“I voted for Trump,” she saves me. “He didn’t vote for Hillary either. He just didn’t vote for the president. I was upset with him. ‘We’re going to get Hillary because you didn’t vote for Trump,’ I told him”

“Oh, I remember that day clearly”, Colonel Gilner opens up. “Just when it came to strike this thing for Trump. I have a real concern about his level of intelligence. When I saw his name I just couldn’t change my mind and put an x by it. I mean, he shouldn’t have been elected.”

It was the first time ever for Colonel Gilner that he didn’t cast a vote in the presidential election. He is 80 years old now. What exactly bugs the retired colonel about Trump? “I’m frustrated with him. He has no political experience. I don’t see that he has business experience. His ability to negotiate and make a deal? I mean, where did he make a deal? He’s not a diplomat.,” he speaks louder now, and with every objection, his gestures are more dynamic.

Two weeks before I arrived in Atlanta, Hurricane Maria pummelled Puerto Rico in the northeast Caribbean Sea. When Trump paid a visit there, instead of rolling up his sleeves and hugging despaired people, he started throwing paper towels into the crowd as if he was some kind of mascot at a basketball game.

“Just look what happened when this hurricane hit Puerto Rico. The one thing you don’t want to do is getting in a fight with the people that are down there, working and trying to get things straightened up. And that’s exactly what he did.”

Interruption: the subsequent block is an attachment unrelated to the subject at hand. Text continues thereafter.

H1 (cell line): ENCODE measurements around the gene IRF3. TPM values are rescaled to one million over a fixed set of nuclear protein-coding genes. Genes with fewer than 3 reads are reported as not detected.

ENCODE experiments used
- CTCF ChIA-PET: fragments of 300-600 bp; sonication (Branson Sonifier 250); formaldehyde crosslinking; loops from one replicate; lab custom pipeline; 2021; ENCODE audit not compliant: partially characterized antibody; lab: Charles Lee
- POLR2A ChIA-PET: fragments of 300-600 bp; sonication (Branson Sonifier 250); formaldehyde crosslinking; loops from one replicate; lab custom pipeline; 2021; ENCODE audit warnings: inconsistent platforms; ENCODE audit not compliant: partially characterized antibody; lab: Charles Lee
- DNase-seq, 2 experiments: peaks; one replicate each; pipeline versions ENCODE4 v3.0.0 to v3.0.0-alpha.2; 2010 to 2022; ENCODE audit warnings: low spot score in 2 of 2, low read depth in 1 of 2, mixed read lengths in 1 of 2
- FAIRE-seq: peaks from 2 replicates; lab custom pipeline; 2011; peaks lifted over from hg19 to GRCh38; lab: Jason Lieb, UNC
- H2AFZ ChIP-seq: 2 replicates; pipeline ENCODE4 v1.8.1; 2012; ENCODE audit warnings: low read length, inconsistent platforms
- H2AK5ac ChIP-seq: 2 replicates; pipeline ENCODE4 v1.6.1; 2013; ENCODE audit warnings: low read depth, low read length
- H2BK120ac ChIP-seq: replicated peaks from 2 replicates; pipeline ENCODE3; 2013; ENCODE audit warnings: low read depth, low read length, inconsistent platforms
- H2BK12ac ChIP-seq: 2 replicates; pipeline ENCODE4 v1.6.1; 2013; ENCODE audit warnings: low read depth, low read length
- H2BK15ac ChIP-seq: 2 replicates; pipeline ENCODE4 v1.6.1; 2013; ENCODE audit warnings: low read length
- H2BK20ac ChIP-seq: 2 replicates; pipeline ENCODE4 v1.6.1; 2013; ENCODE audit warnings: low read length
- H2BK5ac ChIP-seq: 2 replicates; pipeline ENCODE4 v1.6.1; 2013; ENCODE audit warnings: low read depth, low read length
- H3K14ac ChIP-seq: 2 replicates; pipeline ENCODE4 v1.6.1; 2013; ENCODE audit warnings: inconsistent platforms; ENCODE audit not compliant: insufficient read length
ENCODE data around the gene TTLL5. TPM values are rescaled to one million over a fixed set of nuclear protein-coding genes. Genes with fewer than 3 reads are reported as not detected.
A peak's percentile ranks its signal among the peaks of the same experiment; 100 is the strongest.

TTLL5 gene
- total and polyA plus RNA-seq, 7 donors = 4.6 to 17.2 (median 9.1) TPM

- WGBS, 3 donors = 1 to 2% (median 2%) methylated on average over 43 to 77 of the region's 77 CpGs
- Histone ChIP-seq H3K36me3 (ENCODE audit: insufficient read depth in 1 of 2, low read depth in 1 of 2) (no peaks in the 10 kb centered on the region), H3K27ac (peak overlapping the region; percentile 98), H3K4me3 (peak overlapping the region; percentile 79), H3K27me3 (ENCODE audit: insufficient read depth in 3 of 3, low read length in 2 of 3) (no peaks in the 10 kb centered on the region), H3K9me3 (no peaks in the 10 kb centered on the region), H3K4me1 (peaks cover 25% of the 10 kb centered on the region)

Colonel Gilner has a severe allergy to boastfulness. He praises Matt for his hard work on behalf of conservative candidates, and me for travelling to the other side of the globe to learn something about the American politics. “People should never say ‘what a good job I did’. That’s for other people to say. You don’t do those things. When you brag about it, you lose the benefit you get from doing a good job. I’ve got one of our nation’s highest awards here, but you don’t become a colonel by going around and saying how wonderful you are,” he lectures.

In 1997 he received the Legion of Merit from President Clinton, a military award for exceptionally meritorious conduct in the performance of outstanding services and achievements. Next to that award, there are two Meritorious Service Medals. I’m staring at those medals, and Colonel Gilner feels obliged to point out that he doesn’t run around the neighbourhood and brag about what a marvellous soldier he was.